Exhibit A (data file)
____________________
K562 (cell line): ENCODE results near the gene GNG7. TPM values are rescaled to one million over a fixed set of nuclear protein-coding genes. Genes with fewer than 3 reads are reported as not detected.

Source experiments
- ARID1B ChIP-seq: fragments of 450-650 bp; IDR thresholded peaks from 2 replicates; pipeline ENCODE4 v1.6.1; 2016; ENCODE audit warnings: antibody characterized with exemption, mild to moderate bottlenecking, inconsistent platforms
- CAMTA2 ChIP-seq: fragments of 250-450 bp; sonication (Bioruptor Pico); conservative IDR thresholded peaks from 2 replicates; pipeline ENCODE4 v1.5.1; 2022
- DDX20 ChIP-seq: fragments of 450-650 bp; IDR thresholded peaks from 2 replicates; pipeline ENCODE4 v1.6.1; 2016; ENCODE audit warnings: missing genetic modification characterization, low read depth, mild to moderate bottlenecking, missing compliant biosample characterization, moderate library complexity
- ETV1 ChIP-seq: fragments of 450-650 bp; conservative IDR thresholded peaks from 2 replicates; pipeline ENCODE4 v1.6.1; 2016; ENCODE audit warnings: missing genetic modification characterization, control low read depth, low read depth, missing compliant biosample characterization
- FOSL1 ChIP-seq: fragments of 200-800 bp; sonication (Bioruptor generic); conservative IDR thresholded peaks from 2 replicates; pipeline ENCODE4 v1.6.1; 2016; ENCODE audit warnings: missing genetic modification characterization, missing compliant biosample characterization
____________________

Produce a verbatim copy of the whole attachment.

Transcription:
K562 (cell line): ENCODE results near the gene GNG7. TPM values are rescaled to one million over a fixed set of nuclear protein-coding genes. Genes with fewer than 3 reads are reported as not detected.

Source experiments
- ARID1B ChIP-seq: fragments of 450-650 bp; IDR thresholded peaks from 2 replicates; pipeline ENCODE4 v1.6.1; 2016; ENCODE audit warnings: antibody characterized with exemption, mild to moderate bottlenecking, inconsistent platforms
- CAMTA2 ChIP-seq: fragments of 250-450 bp; sonication (Bioruptor Pico); conservative IDR thresholded peaks from 2 replicates; pipeline ENCODE4 v1.5.1; 2022
- DDX20 ChIP-seq: fragments of 450-650 bp; IDR thresholded peaks from 2 replicates; pipeline ENCODE4 v1.6.1; 2016; ENCODE audit warnings: missing genetic modification characterization, low read depth, mild to moderate bottlenecking, missing compliant biosample characterization, moderate library complexity
- ETV1 ChIP-seq: fragments of 450-650 bp; conservative IDR thresholded peaks from 2 replicates; pipeline ENCODE4 v1.6.1; 2016; ENCODE audit warnings: missing genetic modification characterization, control low read depth, low read depth, missing compliant biosample characterization
- FOSL1 ChIP-seq: fragments of 200-800 bp; sonication (Bioruptor generic); conservative IDR thresholded peaks from 2 replicates; pipeline ENCODE4 v1.6.1; 2016; ENCODE audit warnings: missing genetic modification characterization, missing compliant biosample characterization